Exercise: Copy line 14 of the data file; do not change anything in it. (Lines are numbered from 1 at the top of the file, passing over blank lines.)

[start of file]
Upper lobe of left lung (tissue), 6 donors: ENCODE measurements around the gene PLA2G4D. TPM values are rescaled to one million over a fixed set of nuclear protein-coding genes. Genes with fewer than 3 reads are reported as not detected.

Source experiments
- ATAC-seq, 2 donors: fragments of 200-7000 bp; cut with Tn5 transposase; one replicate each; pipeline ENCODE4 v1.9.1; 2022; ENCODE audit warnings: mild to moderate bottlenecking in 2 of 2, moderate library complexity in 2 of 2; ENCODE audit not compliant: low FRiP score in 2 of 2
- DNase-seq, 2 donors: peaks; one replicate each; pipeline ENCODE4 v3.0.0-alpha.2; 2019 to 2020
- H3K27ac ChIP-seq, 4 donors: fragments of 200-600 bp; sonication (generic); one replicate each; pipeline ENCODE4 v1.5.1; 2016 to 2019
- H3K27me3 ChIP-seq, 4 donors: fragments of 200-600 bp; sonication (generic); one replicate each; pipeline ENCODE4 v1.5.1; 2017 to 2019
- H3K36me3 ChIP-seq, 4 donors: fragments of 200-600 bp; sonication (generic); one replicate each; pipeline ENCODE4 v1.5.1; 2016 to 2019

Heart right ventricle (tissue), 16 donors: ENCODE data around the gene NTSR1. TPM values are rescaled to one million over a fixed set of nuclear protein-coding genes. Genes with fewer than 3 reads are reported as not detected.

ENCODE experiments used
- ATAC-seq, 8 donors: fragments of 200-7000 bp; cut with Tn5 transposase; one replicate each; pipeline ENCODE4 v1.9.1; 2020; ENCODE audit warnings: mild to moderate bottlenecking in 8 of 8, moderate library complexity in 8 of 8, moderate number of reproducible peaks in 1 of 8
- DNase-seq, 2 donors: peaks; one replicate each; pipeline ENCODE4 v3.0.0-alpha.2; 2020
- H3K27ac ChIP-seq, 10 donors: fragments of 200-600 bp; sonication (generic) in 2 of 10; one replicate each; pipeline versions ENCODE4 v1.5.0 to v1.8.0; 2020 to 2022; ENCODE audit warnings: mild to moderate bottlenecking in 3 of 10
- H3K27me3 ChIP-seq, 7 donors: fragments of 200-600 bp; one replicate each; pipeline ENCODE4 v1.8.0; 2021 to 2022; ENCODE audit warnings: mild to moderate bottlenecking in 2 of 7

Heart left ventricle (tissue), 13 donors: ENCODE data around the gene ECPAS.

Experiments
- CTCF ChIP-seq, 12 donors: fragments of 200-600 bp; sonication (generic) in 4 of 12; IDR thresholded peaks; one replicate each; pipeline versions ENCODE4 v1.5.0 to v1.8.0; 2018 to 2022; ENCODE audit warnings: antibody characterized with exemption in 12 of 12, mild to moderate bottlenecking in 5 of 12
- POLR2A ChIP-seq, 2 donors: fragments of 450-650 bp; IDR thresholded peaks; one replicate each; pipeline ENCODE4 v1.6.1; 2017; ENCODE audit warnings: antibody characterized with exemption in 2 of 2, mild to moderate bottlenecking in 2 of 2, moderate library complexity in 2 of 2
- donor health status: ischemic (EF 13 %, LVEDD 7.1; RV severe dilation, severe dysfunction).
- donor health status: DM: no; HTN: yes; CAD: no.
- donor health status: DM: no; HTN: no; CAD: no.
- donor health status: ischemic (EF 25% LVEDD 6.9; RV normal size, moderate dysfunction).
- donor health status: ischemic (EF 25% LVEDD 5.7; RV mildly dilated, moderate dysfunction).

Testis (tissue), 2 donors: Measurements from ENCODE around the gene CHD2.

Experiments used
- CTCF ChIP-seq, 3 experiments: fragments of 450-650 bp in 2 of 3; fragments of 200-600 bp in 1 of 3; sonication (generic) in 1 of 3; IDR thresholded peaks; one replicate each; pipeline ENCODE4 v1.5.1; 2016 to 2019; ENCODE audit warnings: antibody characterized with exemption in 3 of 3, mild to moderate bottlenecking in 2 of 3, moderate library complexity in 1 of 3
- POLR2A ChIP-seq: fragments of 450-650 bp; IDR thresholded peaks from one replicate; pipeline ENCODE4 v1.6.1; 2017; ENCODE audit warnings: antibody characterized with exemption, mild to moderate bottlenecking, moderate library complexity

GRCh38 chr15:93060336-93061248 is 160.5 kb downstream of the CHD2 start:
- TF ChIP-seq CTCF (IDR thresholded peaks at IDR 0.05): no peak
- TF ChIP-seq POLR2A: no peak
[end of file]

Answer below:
Heart left ventricle (tissue), 13 donors: ENCODE data around the gene ECPAS.